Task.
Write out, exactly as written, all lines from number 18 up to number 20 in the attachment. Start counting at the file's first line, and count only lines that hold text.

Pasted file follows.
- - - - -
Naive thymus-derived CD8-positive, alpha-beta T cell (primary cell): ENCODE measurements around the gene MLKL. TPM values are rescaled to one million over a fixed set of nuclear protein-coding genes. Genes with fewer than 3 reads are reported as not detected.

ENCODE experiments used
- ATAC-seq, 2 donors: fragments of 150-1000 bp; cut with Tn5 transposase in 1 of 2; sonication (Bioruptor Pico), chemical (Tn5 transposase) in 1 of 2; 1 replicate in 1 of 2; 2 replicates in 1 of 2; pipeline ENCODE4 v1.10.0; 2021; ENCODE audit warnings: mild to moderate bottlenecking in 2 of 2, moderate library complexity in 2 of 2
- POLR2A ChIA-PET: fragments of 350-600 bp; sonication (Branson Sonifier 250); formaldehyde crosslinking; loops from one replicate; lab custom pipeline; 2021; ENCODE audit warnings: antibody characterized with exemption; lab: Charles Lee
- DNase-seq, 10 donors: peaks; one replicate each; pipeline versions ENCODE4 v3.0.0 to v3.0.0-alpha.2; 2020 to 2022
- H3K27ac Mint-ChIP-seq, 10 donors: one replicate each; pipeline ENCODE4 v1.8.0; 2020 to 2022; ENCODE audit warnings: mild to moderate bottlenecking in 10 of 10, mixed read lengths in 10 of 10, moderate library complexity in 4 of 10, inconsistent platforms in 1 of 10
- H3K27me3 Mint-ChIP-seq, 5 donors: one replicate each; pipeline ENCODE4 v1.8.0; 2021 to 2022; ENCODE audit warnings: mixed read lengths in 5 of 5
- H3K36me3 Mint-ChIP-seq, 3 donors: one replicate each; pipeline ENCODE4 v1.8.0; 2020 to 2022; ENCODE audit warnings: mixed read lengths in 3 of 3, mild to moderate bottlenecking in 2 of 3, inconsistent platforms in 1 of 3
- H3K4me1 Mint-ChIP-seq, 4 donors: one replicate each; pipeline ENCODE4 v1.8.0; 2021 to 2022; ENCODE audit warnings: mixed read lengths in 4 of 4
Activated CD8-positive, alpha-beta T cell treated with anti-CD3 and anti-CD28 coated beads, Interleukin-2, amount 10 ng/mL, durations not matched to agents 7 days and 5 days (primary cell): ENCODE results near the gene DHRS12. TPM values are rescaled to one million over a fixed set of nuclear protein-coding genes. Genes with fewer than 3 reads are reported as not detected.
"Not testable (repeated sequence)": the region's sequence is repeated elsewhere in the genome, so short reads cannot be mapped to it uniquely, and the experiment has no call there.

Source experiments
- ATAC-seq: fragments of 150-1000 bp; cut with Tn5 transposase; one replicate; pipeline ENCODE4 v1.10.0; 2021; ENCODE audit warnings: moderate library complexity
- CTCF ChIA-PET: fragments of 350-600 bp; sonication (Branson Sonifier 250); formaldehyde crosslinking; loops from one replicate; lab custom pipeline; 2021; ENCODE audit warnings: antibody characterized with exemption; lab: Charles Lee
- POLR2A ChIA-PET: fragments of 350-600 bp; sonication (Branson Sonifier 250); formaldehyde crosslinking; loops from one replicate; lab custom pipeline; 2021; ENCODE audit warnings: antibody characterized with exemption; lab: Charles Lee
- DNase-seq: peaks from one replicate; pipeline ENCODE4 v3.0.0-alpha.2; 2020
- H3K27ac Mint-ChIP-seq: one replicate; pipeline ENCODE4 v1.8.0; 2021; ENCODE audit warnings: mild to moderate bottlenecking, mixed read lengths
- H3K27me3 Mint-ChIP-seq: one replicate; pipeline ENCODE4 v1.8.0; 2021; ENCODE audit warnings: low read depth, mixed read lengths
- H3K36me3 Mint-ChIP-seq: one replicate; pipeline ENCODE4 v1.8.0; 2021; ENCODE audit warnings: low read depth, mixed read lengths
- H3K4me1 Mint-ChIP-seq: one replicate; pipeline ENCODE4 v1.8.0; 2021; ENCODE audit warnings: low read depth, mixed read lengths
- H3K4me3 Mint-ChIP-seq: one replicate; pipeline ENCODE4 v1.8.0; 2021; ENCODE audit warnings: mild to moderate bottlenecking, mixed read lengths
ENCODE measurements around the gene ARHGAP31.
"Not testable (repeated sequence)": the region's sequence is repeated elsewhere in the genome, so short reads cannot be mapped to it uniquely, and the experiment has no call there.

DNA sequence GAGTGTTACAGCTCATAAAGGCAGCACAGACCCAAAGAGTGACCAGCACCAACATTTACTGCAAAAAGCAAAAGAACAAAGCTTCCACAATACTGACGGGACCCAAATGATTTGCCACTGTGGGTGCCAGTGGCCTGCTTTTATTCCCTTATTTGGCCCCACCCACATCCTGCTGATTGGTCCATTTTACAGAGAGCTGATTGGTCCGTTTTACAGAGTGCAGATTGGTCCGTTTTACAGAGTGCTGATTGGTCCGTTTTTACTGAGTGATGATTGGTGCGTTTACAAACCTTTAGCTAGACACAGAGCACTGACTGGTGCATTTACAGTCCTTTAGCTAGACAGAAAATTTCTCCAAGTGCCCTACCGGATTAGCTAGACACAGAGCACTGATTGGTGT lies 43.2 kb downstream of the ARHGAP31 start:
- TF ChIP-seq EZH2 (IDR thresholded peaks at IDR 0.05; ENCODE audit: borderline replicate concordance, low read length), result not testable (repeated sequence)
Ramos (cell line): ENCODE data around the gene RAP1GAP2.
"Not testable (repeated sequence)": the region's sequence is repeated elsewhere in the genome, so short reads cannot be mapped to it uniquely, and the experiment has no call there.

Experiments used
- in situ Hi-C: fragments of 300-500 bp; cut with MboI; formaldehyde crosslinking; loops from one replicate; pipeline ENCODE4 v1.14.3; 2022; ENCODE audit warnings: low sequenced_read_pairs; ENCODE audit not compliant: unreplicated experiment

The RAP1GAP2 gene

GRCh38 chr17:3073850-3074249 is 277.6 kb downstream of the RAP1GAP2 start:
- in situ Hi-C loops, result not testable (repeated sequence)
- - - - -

- H3K27me3 Mint-ChIP-seq: one replicate; pipeline ENCODE4 v1.8.0; 2021; ENCODE audit warnings: low read depth, mixed read lengths
- H3K36me3 Mint-ChIP-seq: one replicate; pipeline ENCODE4 v1.8.0; 2021; ENCODE audit warnings: low read depth, mixed read lengths
- H3K4me1 Mint-ChIP-seq: one replicate; pipeline ENCODE4 v1.8.0; 2021; ENCODE audit warnings: low read depth, mixed read lengths